Search this site
Other stuff

All banner artwork by Brady Johnson, college student and (semi-) starving artist.

My latest books:


        Available now

       Available Now

Available now 

My book Machines are the easy part; people are the hard part is now available as a free download at Lulu.

 The Blue Skunk Page on Facebook


EdTech Update




« BFTP: Becoming George | Main | Paraprofessionals: a dilemma »

Are good teachers also good librarians?

If your boss is seen as a librarian, she becomes a resource, not a limit. If you view the people you work with as coaches, and your job as a platform, it can transform what you do each day, starting right now. "My boss won't let me," doesn't deserve to be in your vocabulary. Seth Godin Moving Beyond Teachers and Bosses

Godin sees teachers as limiters, not enablers:

We train kids to deal with teachers in a certain way: Find out what they want, and do that, just barely, because there are other things to work on. Figure out how to say back exactly what they want to hear, with the least amount of effort, and you are a 'good student.'

He says we form the same relationship with our bosses when they act as teachers.


Do classroom teachers need to start performing more like librarians? I've thought so for a long time. Fifteen years ago, when the Internet was just starting to be used by students in our schools, I watched as some boys looked up information about the Ebola virus at the Center for Disease Control using a library computer. To me, the ramifications were astounding.

When those boys returned to their classroom, they were suddenly the content experts on this topic, not Ms Anderson, the teacher. If Ms Anderson had always viewed herself as the content expert and dispenser of that content, she was in for a rude awakening. 

But if she sees herself as a process, rather than content, expert, Ms Anderson still has a valuable place in the information age. When those boys came back from the library, she needed to be able to ask questions like:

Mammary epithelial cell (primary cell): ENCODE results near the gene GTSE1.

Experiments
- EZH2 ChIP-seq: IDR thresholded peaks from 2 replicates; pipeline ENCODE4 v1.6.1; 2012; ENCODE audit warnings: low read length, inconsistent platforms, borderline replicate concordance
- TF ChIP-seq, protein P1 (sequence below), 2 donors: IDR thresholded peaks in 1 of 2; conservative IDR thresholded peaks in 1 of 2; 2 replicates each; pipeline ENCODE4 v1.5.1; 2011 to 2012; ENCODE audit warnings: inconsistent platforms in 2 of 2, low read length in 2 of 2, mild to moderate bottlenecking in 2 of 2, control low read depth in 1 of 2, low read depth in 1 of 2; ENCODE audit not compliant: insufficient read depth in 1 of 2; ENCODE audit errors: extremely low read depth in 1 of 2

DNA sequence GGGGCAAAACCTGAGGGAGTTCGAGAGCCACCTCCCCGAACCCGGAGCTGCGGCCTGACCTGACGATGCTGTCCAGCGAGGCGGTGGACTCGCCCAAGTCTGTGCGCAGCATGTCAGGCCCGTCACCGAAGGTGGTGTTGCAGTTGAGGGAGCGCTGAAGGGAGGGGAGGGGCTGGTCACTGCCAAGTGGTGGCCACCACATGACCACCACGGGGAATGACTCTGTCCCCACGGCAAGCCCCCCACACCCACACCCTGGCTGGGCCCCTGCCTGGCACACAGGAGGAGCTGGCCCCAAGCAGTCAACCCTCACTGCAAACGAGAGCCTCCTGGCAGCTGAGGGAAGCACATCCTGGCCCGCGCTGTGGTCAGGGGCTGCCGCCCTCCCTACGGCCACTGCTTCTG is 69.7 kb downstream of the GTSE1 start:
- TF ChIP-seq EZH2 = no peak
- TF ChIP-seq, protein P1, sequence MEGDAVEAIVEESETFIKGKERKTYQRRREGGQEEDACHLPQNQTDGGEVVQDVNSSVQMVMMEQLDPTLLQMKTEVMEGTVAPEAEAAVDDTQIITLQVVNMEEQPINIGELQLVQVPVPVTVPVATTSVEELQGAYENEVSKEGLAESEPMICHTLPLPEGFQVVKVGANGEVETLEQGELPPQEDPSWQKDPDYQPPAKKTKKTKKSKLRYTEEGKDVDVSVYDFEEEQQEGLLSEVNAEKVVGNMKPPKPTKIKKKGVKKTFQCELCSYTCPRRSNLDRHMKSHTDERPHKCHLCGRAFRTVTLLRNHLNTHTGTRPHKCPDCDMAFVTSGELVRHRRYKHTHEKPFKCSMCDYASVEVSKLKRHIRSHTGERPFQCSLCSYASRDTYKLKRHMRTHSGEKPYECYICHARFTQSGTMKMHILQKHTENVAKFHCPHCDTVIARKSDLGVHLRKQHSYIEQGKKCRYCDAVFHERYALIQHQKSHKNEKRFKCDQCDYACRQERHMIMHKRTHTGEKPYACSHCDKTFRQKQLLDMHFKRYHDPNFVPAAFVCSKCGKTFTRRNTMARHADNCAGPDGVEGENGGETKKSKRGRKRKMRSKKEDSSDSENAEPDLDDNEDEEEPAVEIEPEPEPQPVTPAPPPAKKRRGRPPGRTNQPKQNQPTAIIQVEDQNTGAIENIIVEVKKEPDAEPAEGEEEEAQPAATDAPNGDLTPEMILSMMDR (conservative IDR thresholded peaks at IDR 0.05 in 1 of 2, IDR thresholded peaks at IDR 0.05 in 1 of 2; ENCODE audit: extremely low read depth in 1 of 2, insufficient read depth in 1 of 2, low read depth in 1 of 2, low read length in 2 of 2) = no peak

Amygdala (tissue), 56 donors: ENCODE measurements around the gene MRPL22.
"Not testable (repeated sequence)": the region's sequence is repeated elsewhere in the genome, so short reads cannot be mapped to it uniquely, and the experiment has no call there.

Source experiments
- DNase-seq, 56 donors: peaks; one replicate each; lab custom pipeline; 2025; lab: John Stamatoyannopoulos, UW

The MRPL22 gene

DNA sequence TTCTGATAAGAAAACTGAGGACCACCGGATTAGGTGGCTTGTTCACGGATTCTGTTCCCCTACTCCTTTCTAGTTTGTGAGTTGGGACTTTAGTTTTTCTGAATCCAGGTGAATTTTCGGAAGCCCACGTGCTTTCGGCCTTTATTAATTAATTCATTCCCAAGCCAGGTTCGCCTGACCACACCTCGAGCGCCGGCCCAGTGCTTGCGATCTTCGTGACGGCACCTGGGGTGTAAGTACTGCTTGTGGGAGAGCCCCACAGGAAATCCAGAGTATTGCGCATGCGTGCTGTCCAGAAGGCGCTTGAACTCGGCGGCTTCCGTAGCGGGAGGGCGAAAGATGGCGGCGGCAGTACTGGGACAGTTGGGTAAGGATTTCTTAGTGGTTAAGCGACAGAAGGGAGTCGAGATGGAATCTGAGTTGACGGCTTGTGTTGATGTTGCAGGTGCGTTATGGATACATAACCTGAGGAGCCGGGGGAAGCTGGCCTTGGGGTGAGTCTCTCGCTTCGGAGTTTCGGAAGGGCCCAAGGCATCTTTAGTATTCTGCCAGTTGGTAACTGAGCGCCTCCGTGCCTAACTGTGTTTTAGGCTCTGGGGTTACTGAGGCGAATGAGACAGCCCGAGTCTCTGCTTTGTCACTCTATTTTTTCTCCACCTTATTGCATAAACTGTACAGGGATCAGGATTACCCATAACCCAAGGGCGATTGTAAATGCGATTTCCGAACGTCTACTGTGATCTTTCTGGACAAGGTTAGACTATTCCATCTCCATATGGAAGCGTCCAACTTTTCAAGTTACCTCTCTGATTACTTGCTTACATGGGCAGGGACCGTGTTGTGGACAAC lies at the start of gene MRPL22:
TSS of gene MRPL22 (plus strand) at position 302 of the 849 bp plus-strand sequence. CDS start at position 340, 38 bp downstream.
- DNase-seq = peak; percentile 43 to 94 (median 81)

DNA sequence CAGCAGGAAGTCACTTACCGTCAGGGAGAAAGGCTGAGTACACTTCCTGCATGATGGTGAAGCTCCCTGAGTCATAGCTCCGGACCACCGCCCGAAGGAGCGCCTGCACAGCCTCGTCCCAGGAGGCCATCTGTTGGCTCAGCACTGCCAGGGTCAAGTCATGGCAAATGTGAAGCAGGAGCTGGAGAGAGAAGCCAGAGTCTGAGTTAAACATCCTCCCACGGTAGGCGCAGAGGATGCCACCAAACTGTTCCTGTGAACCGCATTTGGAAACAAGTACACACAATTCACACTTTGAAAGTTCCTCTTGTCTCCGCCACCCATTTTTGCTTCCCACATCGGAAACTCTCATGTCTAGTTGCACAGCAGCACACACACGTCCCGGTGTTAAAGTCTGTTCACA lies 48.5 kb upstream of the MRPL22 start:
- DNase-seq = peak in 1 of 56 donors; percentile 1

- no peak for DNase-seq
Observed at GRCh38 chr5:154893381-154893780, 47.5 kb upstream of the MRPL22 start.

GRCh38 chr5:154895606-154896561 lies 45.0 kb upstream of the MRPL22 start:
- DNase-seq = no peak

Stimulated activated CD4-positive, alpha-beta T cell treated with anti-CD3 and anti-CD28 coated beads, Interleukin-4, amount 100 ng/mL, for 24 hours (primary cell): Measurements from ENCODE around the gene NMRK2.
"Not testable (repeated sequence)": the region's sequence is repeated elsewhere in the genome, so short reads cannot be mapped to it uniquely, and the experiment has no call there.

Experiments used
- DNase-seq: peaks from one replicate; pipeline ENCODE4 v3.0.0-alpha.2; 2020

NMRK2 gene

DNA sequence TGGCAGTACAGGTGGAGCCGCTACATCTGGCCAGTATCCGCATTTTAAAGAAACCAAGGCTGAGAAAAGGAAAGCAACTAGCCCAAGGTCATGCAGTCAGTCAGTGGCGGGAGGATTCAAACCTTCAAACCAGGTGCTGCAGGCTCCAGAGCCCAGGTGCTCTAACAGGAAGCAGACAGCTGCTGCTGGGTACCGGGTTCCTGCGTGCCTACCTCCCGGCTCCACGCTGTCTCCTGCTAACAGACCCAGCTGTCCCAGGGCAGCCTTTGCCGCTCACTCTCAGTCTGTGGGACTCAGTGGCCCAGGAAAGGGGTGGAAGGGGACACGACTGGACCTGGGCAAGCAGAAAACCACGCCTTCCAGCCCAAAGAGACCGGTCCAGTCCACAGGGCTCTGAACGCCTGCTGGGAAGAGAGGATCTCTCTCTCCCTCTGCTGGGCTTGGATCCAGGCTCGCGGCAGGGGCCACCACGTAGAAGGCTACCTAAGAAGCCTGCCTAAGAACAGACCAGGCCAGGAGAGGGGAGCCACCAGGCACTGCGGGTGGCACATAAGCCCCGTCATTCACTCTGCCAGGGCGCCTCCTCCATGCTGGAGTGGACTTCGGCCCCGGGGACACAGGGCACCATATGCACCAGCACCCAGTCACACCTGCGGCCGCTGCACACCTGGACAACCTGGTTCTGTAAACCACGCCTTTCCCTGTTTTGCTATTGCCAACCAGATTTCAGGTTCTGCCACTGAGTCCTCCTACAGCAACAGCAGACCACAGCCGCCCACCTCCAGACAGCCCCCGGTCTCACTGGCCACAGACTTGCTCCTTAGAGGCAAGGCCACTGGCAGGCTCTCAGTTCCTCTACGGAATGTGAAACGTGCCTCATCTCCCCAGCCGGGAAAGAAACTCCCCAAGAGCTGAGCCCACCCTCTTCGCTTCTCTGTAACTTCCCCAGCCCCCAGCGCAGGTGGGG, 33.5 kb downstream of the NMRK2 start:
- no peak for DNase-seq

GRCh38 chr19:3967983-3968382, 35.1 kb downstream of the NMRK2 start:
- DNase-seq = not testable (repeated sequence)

• Where did you get your information?
  • How do you know if the information is reliable?
  • Is the information important for others to know?
  • If so, how will you communicate this information?
  • And how will you know you've done a good job?

The teacher is asking the same kinds of question, performing in the same kind of role as the librarian.

With an increasing number of students carrying Internet-connected devices, they don't even have to leave their seats to be "content experts." This shift from content to process expert is accelerating, not diminishing.

And librarians ought to be helping teachers make the transition. 

Good librarians have always also been good teachers. Are good teachers also good librarians?

EmailEmail Article to Friend

Reader Comments (45)

Emphasis on content often depends on department. English teachers are
usually more likely to be aware of the bulleted questions in the post.
History teachers may be more caught up with content.
A schoolwide writing assignment gets everyone thinking like English teachers
a bit more, and English teachers tend to be good librarians.

August 31, 2015 | Unregistered CommenterClif

I totally agree that teachers are vital in the effort to teach students how to use the Internet for research. Just telling them to go to the Internet to find information and not questioning where the information came from or guiding students towards trusted ultimately will produce bad research habits in our students that will be hard to break.

August 31, 2015 | Unregistered CommenterR. Schlatter

If we look at the job of an educator as a supporter of lifelong learning, then teachers and librarians must do the same thing— that is, to teach students how to become active in searching and evaluating the information they find.

August 31, 2015 | Unregistered CommenterP.

In order for students to be experts in a content area, students must be able to go through the the process of reading various sources and sift through and discern the credibility and quality of the information to assure that students have been exposed to a scope of content related information that is presented in various perspectives and approach.

August 31, 2015 | Unregistered CommenterLiz

To all 33 or 34 commenters from the college class on this post, thank you for the attention. Sorry that I do not have the time to respond to each comment individually. Best of luck in your class. Doug

August 31, 2015 | Registered CommenterDoug Johnson

PostPost a New Comment

Enter your information below to add a new comment.

My response is on my own website »
Author Email (optional):
Author URL (optional):
Some HTML allowed: <a href="" title=""> <abbr title=""> <acronym title=""> <b> <blockquote cite=""> <code> <em> <i> <strike> <strong>